FDA warns Google-backed 23andMe to halt sales of genetic tests

Reuters

* FDA: tests have not received marketing clearance

* 23andMe says it wants to address FDA's concerns

* FDA: action follows lengthy attempt to work with company (Updates with comment from NIH, American Society of HumanGenetics)

By Toni Clarke and Sharon Begley

Nov 25 (Reuters) - The U.S. Food and Drug Administration haswarned 23andMe, a company backed by Google Inc, to haltsales of its genetic tests because they have not receivedregulatory clearance.

23andMe, which was founded in 2006 by Anne Wojcicki, sells a$99 DNA test that the company says can detect a range of geneticvariants and provide information about a person's health risks.Wojcicki recently separated from her husband, Sergey Brin, aco-founder of Google.

In a warning letter dated Nov. 22 and released on Monday,the FDA said products that are designed to diagnose, mitigate orprevent disease are medical devices that require regulatoryclearance or approval, "as FDA has explained to you on numerousoccasions."

The privately held company, which is based in Mountain View,California, acknowledged receipt of the letter and said in astatement that "we recognize that we have not met the FDA'sexpectations regarding timeline and communication regarding oursubmission."

The FDA said some of the intended uses of the company'sSaliva Collection Kit and Personal Genome Service (PGS) areparticularly concerning, including risk assessments for certaincancers.

The agency said false positive tests for certain breast orovarian cancers could lead a patient to undergo preventativesurgery including mastectomy, intensive screening or otherpotentially risky procedures. A false negative could result in afailure to recognize and act on an actual risk.

23andMe will not be able to sell its tests for medicalpurposes until it submits the necessary data.

The FDA has not cleared any genetic tests that are offereddirectly to consumers.

Kathy Hudson, deputy director for science, outreach, andpolicy at the National Institutes of Health, said the FDA actionclarifies its expectations for direct-to-consumer genetictesting. "NIH believes genetic information has a great potentialto improve human health, but there need to be reliable,validated tests," she said.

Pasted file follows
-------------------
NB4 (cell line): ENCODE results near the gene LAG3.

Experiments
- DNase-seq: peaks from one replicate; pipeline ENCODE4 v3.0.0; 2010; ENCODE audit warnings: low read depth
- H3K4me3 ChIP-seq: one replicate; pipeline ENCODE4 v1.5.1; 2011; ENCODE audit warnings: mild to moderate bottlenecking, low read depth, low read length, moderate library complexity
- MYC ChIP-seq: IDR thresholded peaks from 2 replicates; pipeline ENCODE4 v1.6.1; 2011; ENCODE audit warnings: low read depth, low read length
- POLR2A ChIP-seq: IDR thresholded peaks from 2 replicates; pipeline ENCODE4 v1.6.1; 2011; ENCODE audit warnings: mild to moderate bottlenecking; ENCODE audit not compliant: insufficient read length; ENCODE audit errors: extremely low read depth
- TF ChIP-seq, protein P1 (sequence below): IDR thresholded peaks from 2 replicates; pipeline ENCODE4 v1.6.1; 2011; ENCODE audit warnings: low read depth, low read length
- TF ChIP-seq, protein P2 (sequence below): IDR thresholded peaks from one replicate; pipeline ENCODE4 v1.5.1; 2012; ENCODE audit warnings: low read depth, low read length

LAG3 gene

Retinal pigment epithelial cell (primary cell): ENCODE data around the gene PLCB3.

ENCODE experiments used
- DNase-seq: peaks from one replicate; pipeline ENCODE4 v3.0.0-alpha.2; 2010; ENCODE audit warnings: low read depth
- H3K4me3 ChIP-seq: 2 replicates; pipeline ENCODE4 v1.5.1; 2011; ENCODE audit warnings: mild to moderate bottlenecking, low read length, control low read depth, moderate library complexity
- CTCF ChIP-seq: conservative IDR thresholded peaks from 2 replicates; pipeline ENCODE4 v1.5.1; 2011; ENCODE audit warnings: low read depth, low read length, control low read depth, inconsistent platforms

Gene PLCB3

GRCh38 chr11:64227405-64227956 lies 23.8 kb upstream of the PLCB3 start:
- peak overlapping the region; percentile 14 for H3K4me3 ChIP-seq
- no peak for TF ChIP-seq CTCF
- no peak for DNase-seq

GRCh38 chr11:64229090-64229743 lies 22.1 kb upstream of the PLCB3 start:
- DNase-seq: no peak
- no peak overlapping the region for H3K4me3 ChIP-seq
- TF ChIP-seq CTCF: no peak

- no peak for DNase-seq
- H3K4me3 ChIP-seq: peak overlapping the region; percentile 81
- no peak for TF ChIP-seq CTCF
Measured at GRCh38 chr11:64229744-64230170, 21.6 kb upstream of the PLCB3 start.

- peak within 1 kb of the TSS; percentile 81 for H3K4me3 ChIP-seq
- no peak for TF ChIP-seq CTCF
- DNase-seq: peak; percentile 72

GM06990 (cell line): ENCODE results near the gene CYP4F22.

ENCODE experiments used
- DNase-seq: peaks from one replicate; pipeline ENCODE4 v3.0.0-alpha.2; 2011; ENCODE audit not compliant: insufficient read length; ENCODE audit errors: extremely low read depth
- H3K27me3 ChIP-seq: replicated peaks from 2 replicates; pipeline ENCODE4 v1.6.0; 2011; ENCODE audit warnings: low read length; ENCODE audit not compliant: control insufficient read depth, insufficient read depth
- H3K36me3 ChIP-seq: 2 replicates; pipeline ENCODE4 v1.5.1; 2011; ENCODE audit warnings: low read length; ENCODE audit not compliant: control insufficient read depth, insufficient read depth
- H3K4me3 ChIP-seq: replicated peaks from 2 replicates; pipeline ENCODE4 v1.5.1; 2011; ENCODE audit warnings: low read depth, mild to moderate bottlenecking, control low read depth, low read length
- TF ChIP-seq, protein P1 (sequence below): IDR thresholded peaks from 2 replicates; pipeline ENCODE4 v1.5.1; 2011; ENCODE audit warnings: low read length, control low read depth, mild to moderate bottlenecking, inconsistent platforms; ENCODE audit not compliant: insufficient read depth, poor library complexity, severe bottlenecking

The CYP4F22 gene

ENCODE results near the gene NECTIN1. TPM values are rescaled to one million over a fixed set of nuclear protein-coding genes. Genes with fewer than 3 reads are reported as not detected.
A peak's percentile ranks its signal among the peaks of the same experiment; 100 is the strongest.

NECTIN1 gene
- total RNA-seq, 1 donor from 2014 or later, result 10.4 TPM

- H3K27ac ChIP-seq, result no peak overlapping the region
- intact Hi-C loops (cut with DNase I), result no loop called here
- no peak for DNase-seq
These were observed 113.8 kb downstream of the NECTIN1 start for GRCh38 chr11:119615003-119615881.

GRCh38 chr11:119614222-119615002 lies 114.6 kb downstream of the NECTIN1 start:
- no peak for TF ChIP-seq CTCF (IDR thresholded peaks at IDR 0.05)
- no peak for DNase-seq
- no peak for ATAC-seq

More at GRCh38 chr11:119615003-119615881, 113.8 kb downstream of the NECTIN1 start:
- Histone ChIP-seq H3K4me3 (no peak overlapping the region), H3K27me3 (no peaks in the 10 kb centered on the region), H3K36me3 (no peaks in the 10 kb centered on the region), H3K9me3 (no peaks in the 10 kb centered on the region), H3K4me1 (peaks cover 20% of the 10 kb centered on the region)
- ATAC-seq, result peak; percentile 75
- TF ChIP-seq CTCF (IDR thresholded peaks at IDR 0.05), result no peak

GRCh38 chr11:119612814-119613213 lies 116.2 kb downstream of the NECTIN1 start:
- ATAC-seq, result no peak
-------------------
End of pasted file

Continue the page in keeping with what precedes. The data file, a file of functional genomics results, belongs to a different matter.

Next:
One concern is that the results of genetics research,especially that linking a DNA variant to the risk of aparticular disease, might apply to some ethnic groups but not toothers. As a result, a consumer might think she has an elevatedrisk of some illness when in fact she does not.

On its website "the company quotes numbers for risk frompublished scientific papers, but you'd have to be prettysophisticated to know that if the study was done on westernEuropeans it might not be relevant to you if you're Chinese,"said geneticist Dr Jeff Murray of the University of Iowa andpresident of the American Society of Human Genetics (ASHG).

The FDA said in its letter that 23andMe had submittedapplications in July and September of 2012 for several uses ofits saliva test but had failed to address issues raised by theagency or to provide additional information requested. As aresult, the FDA said, the applications "are consideredwithdrawn."

The company said its relationship with the FDA is "extremelyimportant to us and we are committed to fully engaging with themto address their concerns."

WAKE-UP CALL

Dr. David Agus, a professor of medicine and engineering atthe University of Southern California and founder of Navigenics,one of the first personal-DNA testing companies, said the FDA'sletter to "is not a death knell to personal DNA testing" butshould be a wake-up call. "We have to be transparent withconsumers about what sequencing their genome can and cannotreveal," he added.

Navigenics was acquired last year by Life TechnologiesCorp.

The FDA said it had been "diligently working" to help23andMe comply with the law, and spent significant timeevaluating the intended uses of the DNA-testing product. It saidit provided detailed feedback to the company through more than14 face-to-face and teleconference meetings, hundreds of emailexchanges, and dozens of written communications.

"However, even after these many interactions with 23andMe,we still do not have any assurance that the firm hasanalytically or clinically validated the PGS for its intendeduses," the FDA said.

While 23andMe may not have been communicating with the FDA,Wojcicki has been talking at length to the media. Earlier thismonth she told the New York Times that her company had mappedthe genotypes of 475,000 people over the last five years andexpected to "hit a million" in the first quarter of 2014.

In a recent article in Fast Company, Wojcicki said herultimate goal was to sign up 25 million people. "Once you get 25million people, there's just a huge power of what types ofdiscoveries you can make," she said.

The company name refers to the 23 pairs of chromosomes thatmake up each individual's genome.

After years of trying to obtain from 23andMe the informationit needs to ensure the tests are accurate, the FDA appears tohave finally lost patience.

"I think this will certainly grab the attention of a lot ofother companies out there," said Joseph McInerney, executivevice president of the ASHG.

(Reporting by Toni Clarke in Boston and Sharon Begley in NewYork; Editing by Matthew Lewis and Tim Dobbyn)

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